Are you French?
No, Scottish. My family's been here for 200 years or so now, we're one of the first families of Tennessee. But my wife Susan and I spent two winters in Paris in the Saint-Germain-des-Pres, and there was this one crepe shop at the Notre-Dame-des-Champs Metro stop—it was a stand, really, and it always had a line of people waiting around the corner. We were doing steel sculpture at the time, traveling to art shows, and we always said if we ever had our own gallery, we'd serve crepes like that street vendor.
Are the crepes French?
We found the manufacturer that supplies the majority of street vendors in Paris and called them up. They said, "Oui, oui," and the next thing you know, we had a rep in New York. It takes one or two weeks to arrive from France, and then they FedEx us 50-pound bags—it's street-vendor batter, and they don't have kitchens, so it's made to mix with water.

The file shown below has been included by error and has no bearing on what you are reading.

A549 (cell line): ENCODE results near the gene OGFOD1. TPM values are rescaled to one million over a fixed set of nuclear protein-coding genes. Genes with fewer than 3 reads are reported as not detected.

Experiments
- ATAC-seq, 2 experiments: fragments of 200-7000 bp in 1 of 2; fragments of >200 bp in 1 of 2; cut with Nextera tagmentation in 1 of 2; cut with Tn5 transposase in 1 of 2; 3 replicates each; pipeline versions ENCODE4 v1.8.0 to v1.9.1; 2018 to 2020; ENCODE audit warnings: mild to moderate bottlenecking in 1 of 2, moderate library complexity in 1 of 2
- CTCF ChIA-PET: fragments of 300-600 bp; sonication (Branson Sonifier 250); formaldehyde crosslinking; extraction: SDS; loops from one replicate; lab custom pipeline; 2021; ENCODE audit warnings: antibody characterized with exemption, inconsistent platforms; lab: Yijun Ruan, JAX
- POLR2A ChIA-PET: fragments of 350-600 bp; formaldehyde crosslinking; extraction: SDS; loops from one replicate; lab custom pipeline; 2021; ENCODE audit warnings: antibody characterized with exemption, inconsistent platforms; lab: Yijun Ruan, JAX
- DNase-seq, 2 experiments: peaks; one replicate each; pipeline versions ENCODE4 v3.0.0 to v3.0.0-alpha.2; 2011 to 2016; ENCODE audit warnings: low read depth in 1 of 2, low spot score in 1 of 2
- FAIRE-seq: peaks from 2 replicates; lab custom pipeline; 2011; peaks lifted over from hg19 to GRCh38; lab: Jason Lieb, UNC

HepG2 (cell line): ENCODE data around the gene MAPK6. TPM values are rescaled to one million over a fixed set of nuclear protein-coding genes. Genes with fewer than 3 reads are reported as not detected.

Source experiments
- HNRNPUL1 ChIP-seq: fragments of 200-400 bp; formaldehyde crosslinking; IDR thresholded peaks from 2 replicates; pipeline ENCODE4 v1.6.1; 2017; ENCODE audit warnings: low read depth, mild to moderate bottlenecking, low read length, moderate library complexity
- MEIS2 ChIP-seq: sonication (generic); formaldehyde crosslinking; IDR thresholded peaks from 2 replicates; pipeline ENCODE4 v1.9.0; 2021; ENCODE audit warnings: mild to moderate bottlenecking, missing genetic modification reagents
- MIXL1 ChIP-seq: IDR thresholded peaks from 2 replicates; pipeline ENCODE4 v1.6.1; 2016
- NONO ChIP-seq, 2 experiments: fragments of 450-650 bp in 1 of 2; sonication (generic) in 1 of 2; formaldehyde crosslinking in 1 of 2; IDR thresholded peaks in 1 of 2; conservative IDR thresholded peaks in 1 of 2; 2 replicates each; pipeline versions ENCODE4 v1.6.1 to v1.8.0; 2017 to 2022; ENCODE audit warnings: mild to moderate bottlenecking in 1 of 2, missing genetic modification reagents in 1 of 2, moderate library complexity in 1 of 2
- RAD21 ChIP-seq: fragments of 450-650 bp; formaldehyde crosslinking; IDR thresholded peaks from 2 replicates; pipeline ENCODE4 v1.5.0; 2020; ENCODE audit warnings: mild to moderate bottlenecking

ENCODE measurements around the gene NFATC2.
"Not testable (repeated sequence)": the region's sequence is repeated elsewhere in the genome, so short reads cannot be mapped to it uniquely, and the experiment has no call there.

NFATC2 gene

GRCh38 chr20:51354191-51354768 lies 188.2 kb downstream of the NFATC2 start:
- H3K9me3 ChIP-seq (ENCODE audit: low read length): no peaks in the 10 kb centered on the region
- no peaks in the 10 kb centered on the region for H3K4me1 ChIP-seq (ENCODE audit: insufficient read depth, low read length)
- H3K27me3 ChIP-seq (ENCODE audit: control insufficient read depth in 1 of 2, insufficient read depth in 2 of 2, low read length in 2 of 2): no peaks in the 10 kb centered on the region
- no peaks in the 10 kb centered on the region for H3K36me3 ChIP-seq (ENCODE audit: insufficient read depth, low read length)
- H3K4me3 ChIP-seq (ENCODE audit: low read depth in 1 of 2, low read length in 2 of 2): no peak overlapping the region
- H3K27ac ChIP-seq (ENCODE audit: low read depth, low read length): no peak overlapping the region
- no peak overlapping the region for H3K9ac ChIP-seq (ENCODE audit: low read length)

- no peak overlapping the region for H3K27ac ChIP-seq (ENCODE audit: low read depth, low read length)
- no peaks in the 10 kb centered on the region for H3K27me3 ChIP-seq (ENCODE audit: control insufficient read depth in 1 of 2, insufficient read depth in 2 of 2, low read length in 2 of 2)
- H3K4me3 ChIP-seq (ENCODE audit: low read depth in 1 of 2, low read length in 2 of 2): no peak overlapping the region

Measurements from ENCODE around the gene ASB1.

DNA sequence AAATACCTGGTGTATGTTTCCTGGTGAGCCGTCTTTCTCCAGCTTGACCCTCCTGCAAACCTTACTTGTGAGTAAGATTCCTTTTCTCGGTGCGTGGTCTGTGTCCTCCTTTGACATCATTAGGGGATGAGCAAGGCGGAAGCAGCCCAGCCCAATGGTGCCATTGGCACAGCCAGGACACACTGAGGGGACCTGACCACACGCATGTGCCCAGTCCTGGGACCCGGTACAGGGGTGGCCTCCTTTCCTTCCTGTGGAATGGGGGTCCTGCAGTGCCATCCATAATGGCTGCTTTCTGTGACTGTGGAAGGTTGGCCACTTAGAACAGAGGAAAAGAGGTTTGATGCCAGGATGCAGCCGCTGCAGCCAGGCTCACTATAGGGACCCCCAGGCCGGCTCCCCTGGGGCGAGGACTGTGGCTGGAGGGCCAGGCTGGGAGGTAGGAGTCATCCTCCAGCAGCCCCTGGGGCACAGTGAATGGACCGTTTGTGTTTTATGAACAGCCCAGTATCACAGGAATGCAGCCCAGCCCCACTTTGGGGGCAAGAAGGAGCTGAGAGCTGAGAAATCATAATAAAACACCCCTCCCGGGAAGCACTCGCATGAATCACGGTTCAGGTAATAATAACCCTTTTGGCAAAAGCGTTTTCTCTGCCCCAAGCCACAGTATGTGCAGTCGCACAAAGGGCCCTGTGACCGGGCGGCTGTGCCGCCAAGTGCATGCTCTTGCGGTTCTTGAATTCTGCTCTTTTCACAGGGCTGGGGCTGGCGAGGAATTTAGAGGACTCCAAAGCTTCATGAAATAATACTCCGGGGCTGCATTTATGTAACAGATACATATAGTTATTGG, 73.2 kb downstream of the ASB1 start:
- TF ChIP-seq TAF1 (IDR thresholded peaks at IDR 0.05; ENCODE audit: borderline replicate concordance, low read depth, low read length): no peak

Are they hard to make?
We practiced for two weeks before we tested them at a private party. It's complicated and it takes wrist action. You're working with a two-inch wide spatula that's 18-inches long to pick up an 18-inch circular pancake. We got solid cast-iron crepe burners French-made, and they take two hours to heat. The hardest part is getting the batter to spin and coat the entire surface of the griddle before it cooks.
Do they ever stick to the ceiling?
No, we don't flip them that high. But they break a lot. If you wait too long, they get too toasted and snap in half. And they end up on the floor every now and then.
Do you ever tear them when you roll the filling?
IHOP rolls crepes, we fold them—like the French.